Courtrooms across the country remain closed as an indefinite strike action by the Judicial Service Staff Association of Ghana (JUSAG) enters its second day.
As a result of the strike, scheduled court hearings are not taking place, creating uncertainty among litigants and lawyers.
JUSAG says the indefinite nationwide strike is a result of what it describes as the government’s failure to review the salaries of its members.
In addition, the Association is demanding the release of a report on their negotiations by the Judicial Council for onward submission and approval by the President.
According to Chairman of JUSAG, Mr Alex Nartey, the association had no choice than to embark on the industrial action, saying that the government had failed to adhere to existing salary review protocols and outcome of recent negotiations.
But the National Labour Commission has described the strike as illegal, and threatened to institute legal action against the association.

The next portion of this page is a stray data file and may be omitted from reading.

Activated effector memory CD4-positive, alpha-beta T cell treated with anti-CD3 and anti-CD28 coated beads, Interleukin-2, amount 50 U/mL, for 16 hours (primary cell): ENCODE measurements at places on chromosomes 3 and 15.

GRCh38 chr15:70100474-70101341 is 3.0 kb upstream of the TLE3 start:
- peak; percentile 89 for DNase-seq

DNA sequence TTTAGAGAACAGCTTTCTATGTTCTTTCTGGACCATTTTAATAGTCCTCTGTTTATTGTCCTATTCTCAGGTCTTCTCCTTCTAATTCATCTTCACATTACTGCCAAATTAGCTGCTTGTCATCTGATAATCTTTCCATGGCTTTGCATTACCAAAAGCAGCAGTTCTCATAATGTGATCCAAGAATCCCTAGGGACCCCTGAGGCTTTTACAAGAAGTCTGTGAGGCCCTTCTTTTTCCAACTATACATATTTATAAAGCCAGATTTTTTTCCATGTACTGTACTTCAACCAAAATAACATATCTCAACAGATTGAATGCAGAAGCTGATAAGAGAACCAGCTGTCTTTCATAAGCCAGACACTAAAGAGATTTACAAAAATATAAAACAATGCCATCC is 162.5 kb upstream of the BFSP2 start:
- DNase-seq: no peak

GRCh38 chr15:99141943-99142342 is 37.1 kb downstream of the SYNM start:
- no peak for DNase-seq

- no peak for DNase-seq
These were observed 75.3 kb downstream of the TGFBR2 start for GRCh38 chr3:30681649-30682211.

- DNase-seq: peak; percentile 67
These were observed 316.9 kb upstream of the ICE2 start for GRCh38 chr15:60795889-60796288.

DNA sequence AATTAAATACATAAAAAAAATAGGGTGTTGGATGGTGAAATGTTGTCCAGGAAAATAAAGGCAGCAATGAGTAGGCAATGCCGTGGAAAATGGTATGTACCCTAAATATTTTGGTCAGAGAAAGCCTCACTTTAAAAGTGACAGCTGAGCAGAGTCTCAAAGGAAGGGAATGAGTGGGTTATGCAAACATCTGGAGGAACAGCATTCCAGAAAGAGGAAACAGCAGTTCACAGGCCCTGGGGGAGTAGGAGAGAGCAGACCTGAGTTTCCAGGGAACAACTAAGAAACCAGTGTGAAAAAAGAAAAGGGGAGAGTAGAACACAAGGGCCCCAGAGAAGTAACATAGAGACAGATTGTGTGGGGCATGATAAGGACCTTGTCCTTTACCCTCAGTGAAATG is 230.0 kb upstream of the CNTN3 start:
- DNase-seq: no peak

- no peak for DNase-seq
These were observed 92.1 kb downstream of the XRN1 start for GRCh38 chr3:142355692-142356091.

Executive-Secretary of the NLC, Samuel Ofosu Asamoah, indicates that the Commission is resorting to the court because JUSAG has breached sections of the Labour Act.
“The action by JUSAG is illegal. By the labour laws, when an action is pending before the Commission or even when parties are in negotiations, wearing of armbands is not allowed, not alone strike. So the strike is not only illegal, but they are in contempt of the Commission,” he stated.
Reacting to the stance of the Labour Commission, Mr Nartey said the Commission does not have the mandate to determine the illegality or otherwise of a strike action.
According to him, by law, the only body that can determine whether their action is illegal or otherwise, is a court of competent jurisdiction and until such court declares so, they would remain on strike to demand their reliefs.
By ADR Daily Newsdesk